No one ever said this roster was the final product. In fact, with an abundance of salary cap space awaiting over the next two summers, it’s safe to say everyone recognizes this to be just the start of Jackson’s rebuilding plan for this team. While he praised several players for their work in the system — Iman Shumpert, for one — Jackson also didn’t hide the fact that the team will need to make moves to upgrade the talent and to find more players that better fit the style of play.

“You want to have all five players work well in a system,” he said, “because all five players are involved . . . Without a fully-functioning group, sometimes it stagnates out there. We’ve seen that and we’re hopeful some of these players will catch on.”

And the ones that don’t won’t be square pegs forced into round holes. They will, when possible, be replaced by round pegs.

Those who scoff at the Triangle Offense claim it’s only successful when you have superstars, like Jackson had with the Bulls (Jordan/Pippen) and Lakers (Kobe/Shaq, Kobe/Pau). While that is true of any system, to find the necessary synergy to make the system effective, you need to have players who are comfortable playing within it and, most importantly, can think it.

Carmelo Anthony, unquestionably a star player, is proving he can thrive in the system as more than just a scorer. After posting a strong stat line of 25 points, 9 rebounds and 7 assists in the loss to Atlanta on Monday, Anthony is averaging 20.3 points, 5.3 rebounds and 4.4 assists on the season. That’s well-rounded production and considering that he’s shooting an uncharacteristic 39.1% from the field, his scoring should go up.

We are still seeing some Iso-Melo late in games. But truth be told, those mid-post isolation sets are not “breaking the Triangle” plays. If you watch carefully, you will see the Triangle is set on one side of the court with Melo on the weak side. It was something Jordan, Pippen and Kobe both went to, as well. What Melo needs to continue to improve upon is how to recognize double teams and be willing to pass out of it, even in crunch time. That’s the trust factor we’ve often talked about, but Melo gets antsy when the team needs a basket and the ball isn’t in his hands.

“He’s going to want to step up at that time and help the ballclub with what he’s known for and what his genius is, which is scoring,” Jackson said of Melo. “That sometimes is frustrating to not be able to get there and do that.”

There were a few times down the stretch in the loss to the Hawks on Monday where it seemed J.R. Smith could have taken Kyle Korver one-on-one to the basket. But Smith seemed content with getting Melo the ball and then watching him go to work on the mid-post. Meanwhile at the other end of the floor, the Hawks kept their starting point guard, Jeff Teague, on the bench because second-year guard Dennis Schroder was shredding the Knicks in the pick-and-roll.

Most nights it’s going to be your star. But some nights you need a second or even third guy to step up and get the job done at a high level.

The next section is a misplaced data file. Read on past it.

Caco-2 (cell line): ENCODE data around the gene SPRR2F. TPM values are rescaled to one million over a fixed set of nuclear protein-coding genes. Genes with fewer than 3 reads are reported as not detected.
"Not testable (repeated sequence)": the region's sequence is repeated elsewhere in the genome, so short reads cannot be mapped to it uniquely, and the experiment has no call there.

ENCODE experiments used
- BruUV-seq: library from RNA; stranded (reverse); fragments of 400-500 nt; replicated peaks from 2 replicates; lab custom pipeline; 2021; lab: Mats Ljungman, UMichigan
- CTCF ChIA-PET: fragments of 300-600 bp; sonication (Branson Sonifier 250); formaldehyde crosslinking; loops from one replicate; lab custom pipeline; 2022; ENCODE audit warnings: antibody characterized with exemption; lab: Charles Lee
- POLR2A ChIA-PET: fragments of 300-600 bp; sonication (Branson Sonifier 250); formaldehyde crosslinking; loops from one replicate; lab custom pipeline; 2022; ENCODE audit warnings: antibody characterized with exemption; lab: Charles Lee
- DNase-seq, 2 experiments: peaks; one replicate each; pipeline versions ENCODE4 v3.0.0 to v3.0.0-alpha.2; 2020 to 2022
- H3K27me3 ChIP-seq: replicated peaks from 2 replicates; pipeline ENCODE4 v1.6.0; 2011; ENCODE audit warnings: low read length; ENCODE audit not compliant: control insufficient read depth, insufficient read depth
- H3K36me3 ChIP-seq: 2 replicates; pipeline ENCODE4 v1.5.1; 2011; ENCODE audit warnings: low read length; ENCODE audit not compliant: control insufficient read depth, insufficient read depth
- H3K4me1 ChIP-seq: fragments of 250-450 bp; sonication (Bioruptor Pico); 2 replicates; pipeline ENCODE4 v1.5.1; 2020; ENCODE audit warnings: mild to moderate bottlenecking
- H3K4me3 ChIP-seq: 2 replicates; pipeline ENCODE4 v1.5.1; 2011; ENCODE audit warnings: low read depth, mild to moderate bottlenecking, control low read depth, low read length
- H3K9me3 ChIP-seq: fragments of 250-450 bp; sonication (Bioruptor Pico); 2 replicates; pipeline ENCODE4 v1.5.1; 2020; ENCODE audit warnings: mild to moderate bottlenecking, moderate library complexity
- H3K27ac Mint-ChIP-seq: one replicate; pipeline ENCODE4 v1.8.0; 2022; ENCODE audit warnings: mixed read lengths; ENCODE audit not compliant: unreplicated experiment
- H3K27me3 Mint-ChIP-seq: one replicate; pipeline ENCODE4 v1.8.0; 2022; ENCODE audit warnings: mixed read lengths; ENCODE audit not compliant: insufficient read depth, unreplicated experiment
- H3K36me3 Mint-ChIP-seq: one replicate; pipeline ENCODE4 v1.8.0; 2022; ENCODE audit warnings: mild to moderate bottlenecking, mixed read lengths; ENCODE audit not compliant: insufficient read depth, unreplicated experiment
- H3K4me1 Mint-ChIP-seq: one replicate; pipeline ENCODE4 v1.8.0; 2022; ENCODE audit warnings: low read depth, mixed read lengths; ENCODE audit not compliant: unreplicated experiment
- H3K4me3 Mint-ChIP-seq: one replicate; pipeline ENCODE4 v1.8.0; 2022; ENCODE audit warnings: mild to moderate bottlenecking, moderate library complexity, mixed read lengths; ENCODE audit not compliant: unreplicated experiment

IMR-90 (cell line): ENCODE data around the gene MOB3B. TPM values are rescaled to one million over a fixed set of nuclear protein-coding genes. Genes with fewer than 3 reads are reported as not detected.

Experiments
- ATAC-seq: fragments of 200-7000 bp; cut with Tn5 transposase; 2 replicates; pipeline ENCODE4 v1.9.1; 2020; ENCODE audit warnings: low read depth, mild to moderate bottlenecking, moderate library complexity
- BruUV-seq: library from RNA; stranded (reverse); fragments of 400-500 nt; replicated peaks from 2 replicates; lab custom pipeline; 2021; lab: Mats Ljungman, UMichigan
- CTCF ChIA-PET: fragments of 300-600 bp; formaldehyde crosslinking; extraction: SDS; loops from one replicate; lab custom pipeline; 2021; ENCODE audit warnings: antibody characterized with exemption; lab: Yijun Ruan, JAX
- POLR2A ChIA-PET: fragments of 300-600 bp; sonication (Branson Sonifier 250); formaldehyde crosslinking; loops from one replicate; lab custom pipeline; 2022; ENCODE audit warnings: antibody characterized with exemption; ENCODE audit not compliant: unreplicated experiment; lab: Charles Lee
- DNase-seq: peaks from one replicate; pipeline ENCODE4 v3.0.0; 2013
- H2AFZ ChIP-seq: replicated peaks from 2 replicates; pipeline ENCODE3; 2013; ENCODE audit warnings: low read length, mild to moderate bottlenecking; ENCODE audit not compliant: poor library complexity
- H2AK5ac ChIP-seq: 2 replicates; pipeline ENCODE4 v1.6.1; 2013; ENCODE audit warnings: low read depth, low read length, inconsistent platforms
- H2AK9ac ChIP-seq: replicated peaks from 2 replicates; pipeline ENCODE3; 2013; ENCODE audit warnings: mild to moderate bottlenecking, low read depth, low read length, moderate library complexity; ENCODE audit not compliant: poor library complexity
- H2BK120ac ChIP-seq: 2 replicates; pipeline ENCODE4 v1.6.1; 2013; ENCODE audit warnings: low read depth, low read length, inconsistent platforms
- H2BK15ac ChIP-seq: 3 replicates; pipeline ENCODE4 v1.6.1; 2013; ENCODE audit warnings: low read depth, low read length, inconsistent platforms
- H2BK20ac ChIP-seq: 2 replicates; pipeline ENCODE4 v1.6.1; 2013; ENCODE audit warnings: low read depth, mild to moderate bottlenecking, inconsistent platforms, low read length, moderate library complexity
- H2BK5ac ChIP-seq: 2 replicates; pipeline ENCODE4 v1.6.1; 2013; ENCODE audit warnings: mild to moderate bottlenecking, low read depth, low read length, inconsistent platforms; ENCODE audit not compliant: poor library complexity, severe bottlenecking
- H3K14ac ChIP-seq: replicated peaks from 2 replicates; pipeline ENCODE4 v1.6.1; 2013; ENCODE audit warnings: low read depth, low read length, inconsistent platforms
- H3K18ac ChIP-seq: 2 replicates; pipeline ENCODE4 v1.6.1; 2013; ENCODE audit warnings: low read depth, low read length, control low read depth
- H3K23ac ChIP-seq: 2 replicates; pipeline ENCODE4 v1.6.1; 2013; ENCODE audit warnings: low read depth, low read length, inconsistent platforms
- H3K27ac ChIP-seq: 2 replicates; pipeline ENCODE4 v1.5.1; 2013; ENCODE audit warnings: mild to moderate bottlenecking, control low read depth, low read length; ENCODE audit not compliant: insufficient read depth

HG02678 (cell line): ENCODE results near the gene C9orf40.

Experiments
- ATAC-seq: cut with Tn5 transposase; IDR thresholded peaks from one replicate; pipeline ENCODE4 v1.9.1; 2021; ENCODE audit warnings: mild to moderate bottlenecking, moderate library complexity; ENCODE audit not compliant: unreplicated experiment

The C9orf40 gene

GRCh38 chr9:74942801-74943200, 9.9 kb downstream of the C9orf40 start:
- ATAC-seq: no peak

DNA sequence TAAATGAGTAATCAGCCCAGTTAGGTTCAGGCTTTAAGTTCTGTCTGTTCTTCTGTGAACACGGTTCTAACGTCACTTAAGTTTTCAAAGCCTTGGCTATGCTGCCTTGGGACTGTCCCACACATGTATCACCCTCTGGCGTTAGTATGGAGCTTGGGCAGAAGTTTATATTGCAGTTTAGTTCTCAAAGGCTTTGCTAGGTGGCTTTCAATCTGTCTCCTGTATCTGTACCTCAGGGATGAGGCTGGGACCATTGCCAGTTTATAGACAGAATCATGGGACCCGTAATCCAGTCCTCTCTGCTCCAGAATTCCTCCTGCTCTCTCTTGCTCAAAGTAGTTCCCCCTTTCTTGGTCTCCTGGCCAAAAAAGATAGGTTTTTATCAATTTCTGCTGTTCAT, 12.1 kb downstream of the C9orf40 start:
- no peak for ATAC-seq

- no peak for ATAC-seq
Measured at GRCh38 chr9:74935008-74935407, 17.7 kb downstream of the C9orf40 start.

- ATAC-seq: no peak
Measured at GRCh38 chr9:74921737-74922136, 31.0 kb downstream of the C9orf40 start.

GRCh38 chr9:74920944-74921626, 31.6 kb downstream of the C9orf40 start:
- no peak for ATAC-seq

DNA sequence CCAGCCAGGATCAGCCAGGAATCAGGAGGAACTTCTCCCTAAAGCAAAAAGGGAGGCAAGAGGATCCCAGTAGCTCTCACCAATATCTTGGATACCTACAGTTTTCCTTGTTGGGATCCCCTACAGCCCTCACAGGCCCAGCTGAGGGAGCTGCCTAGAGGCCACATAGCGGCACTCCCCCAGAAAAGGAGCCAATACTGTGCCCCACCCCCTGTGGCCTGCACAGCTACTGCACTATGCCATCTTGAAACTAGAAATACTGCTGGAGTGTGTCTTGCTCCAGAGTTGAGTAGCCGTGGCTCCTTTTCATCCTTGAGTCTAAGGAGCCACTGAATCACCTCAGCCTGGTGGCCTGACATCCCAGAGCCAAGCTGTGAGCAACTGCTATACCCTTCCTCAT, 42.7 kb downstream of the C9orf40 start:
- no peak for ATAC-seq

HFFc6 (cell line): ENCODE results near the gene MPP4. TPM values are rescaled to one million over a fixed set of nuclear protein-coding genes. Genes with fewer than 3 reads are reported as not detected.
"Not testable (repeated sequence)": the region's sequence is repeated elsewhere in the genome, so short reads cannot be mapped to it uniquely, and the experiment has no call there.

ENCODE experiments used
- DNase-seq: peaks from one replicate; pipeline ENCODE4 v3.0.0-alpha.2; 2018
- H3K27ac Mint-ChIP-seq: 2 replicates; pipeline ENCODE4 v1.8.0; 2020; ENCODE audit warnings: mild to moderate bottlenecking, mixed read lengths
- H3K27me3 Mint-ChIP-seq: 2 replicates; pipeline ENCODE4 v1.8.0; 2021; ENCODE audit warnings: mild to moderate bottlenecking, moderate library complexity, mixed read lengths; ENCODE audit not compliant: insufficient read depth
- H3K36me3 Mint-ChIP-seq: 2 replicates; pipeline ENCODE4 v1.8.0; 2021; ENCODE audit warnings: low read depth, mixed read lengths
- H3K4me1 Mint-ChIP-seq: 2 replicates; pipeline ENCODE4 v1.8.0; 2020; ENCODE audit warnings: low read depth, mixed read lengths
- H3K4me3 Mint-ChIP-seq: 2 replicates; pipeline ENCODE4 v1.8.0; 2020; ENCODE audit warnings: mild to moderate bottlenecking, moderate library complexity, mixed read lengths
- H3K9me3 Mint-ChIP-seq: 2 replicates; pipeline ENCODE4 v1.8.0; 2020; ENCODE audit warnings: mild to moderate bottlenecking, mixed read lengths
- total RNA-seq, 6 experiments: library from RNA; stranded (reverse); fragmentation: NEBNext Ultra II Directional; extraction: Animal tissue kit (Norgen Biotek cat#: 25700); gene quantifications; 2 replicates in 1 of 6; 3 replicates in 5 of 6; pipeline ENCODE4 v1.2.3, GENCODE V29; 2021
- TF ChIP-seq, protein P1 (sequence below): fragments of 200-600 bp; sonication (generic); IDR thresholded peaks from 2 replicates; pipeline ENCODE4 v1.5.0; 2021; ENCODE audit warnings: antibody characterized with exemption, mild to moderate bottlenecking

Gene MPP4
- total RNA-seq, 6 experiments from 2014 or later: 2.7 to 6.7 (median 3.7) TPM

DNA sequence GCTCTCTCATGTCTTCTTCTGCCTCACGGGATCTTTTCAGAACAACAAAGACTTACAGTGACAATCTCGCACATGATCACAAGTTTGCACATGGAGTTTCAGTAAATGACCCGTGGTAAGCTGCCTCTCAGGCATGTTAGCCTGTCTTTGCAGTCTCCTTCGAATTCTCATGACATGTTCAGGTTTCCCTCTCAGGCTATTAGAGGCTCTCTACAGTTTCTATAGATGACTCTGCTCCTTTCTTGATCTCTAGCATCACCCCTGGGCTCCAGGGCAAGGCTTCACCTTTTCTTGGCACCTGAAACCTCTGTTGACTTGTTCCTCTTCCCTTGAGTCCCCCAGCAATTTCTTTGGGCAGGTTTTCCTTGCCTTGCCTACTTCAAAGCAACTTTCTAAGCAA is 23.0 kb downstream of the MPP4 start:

“We have to find ways [for players] to be at their best,” Fisher said. “We need 5, 6, 7, 8, 9 guys to really be able to hold it down out there.”

This is why the assessment period is so important. As we reach mid-December, when the trade moratorium is lifted on players signed or acquired in the summer, you begin to see activity among teams that come to the conclusion that what they need for their system is not on their current roster.

The Knicks are learning a new system. Jackson wants to see not just who can play, but who can learn, the best.


The Triangle Offense should eventually unlock more options as the team gets more familiar with it, but right now, in it’s most basic stages, the Knicks are not getting a lot of production around the basket. In other words, “easy” scores.

Going into Monday’s game against Atlanta, the Knicks were scoring just 12.4 points per game on “drives” — which involves anything that starts around 20 feet from the basket and results in a shot within 10 feet, according to SportVu. But since we know that dribble penetration isn’t a major part of the Triangle, let’s look elsewhere.

Consider that 33.9% of the offense in the first seven games came from “mid-range” shooting, which was the highest rate in the NBA. But the problem is the Knicks shot just 40.9% from the mid-range, which was 12th in the league. For a team that prioritizes the mid-range shot, they clearly need to be a better mid-range shooting team.

Within that, we see the Knicks struggled with pull-up jumpers (at least one dribble before a shot), of which they recorded 20.8 attempts per game, the 10th most in the league, according to They shot just 30.8% in those scenarios, which is 26th in the league.

So where are the Knicks most successful in the mid-range? In the Catch-and-Shoot situations. Going into Monday’s game, they attempted 28.4 catch-and-shoot shots per game, which was the 4th most in the NBA. They also made 48.6% of those shots, which was the 2nd best rate.

So, yes, less dribbles, more quicker decisions, lead to success.

By the way, after years of being among the league’s leaders from beyond the arc, the three-point shot isn’t exactly a lost art here in New York. The Knicks went into Monday’s game shooting a league-high 41.7%. But they only attempted 17.1 3PTA per game, which was the seventh-lowest in the NBA.


Ernie Vandeweghe, father of Kiki, passed away Sunday at the age of 86. A star from Oceanside, Long Island and Colgate, he was a member of the Knicks team that went to three straight NBA Finals from 1951-53. Knicks coach Joe Lapchick allowed him to attend medical school while he played and a few times because of school he would arrive late to games.

So before there was Dr. J, there was Dr. Ernie.